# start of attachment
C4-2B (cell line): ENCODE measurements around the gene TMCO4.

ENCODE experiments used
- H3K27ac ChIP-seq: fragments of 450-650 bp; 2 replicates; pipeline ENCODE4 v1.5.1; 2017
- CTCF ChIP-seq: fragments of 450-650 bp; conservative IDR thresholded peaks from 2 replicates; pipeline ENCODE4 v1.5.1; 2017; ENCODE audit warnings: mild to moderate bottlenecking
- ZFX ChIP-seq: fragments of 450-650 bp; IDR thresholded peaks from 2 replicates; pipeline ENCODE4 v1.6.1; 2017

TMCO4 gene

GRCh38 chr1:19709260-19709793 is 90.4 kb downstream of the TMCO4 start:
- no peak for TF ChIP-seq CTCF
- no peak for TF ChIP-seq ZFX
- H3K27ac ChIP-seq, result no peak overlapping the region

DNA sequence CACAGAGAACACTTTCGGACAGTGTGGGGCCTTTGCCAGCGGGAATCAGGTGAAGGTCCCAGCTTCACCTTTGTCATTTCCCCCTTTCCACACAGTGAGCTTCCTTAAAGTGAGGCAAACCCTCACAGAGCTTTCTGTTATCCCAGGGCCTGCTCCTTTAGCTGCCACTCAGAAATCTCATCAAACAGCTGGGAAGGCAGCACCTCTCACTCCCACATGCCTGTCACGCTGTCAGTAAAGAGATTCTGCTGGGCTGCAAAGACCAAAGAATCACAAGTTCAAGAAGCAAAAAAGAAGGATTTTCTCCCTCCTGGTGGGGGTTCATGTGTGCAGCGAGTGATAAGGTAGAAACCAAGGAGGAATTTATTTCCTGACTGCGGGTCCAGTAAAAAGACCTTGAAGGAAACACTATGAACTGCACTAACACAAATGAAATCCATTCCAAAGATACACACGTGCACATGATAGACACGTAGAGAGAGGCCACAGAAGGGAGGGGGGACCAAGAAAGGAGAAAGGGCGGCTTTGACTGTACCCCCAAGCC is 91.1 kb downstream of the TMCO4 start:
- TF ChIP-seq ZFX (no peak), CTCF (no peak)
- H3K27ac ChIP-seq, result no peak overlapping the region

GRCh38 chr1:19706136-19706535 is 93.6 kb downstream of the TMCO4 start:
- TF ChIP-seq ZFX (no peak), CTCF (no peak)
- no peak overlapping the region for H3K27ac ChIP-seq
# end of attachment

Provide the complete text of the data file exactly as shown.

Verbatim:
C4-2B (cell line): ENCODE measurements around the gene TMCO4.

ENCODE experiments used
- H3K27ac ChIP-seq: fragments of 450-650 bp; 2 replicates; pipeline ENCODE4 v1.5.1; 2017
- CTCF ChIP-seq: fragments of 450-650 bp; conservative IDR thresholded peaks from 2 replicates; pipeline ENCODE4 v1.5.1; 2017; ENCODE audit warnings: mild to moderate bottlenecking
- ZFX ChIP-seq: fragments of 450-650 bp; IDR thresholded peaks from 2 replicates; pipeline ENCODE4 v1.6.1; 2017

TMCO4 gene

GRCh38 chr1:19709260-19709793 is 90.4 kb downstream of the TMCO4 start:
- no peak for TF ChIP-seq CTCF
- no peak for TF ChIP-seq ZFX
- H3K27ac ChIP-seq, result no peak overlapping the region

DNA sequence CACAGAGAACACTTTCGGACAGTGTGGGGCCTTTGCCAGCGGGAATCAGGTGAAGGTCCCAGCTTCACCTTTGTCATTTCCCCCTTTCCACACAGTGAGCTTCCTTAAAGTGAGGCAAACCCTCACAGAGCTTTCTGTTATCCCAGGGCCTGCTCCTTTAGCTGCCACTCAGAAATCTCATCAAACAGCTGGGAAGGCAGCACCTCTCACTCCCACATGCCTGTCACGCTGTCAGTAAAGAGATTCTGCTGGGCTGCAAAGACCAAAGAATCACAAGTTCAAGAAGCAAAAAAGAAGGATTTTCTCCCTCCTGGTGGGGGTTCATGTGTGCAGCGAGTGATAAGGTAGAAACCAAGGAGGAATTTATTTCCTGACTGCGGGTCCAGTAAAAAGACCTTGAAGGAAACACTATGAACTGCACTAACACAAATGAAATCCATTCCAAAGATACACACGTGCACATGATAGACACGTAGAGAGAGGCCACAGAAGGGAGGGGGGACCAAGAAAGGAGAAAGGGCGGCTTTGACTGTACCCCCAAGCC is 91.1 kb downstream of the TMCO4 start:
- TF ChIP-seq ZFX (no peak), CTCF (no peak)
- H3K27ac ChIP-seq, result no peak overlapping the region

GRCh38 chr1:19706136-19706535 is 93.6 kb downstream of the TMCO4 start:
- TF ChIP-seq ZFX (no peak), CTCF (no peak)
- no peak overlapping the region for H3K27ac ChIP-seq